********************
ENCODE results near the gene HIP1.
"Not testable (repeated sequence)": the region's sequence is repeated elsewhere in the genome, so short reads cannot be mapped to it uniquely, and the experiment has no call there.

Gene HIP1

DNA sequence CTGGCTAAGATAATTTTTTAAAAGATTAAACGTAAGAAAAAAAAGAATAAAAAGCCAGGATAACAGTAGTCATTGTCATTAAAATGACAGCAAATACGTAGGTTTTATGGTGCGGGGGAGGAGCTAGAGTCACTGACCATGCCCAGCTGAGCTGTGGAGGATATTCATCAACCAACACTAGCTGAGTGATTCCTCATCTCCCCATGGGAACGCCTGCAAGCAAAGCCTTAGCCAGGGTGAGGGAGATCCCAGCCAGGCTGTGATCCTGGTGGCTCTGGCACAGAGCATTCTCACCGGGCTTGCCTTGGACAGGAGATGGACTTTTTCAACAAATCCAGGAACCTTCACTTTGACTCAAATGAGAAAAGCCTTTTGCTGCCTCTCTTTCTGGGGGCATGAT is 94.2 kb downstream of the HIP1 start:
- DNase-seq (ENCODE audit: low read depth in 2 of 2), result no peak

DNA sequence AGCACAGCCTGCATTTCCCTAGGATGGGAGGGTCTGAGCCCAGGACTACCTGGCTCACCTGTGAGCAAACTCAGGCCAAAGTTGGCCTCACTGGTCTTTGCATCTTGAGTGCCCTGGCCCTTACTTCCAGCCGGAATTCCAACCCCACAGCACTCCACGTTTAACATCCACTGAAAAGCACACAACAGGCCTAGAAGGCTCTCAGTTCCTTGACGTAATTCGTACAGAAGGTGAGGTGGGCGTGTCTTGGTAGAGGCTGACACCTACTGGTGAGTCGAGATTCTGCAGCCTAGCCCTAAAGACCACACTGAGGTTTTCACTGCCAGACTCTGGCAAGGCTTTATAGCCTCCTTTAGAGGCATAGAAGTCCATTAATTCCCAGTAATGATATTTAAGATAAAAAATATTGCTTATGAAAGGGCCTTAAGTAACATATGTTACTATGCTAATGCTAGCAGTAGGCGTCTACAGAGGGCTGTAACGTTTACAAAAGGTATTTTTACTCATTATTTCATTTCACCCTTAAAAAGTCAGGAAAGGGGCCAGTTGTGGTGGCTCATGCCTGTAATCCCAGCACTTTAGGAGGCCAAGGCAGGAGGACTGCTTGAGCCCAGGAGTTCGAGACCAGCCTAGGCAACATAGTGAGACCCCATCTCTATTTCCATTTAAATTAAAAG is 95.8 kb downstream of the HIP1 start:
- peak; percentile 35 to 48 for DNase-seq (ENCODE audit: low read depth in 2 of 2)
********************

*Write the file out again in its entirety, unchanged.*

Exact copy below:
ENCODE results near the gene HIP1.
"Not testable (repeated sequence)": the region's sequence is repeated elsewhere in the genome, so short reads cannot be mapped to it uniquely, and the experiment has no call there.

Gene HIP1

DNA sequence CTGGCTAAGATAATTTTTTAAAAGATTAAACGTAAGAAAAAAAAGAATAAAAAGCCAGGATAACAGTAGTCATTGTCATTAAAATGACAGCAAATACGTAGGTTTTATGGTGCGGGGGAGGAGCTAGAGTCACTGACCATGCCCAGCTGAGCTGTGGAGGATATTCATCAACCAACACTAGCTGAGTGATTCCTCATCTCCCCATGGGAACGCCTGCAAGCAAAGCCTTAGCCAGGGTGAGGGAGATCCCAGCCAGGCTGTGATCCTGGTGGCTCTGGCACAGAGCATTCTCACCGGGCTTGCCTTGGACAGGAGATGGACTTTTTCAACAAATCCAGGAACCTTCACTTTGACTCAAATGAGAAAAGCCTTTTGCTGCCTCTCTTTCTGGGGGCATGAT is 94.2 kb downstream of the HIP1 start:
- DNase-seq (ENCODE audit: low read depth in 2 of 2), result no peak

DNA sequence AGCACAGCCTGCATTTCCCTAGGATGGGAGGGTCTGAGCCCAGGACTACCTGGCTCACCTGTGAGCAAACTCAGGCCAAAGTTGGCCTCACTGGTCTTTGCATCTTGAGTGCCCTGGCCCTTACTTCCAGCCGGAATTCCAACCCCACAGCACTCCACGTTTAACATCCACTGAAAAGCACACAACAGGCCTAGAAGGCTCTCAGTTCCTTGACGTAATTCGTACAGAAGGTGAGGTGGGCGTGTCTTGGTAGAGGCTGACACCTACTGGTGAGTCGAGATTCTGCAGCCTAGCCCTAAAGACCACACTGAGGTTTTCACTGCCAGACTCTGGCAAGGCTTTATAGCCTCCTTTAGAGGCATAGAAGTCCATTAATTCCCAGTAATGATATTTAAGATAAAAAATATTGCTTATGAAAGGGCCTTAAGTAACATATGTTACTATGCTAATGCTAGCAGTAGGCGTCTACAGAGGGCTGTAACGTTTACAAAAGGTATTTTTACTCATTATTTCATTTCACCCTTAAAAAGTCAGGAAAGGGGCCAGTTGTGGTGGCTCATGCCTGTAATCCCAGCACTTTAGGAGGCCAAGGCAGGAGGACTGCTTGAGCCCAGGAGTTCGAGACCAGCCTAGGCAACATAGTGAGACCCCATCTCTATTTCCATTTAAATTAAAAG is 95.8 kb downstream of the HIP1 start:
- peak; percentile 35 to 48 for DNase-seq (ENCODE audit: low read depth in 2 of 2)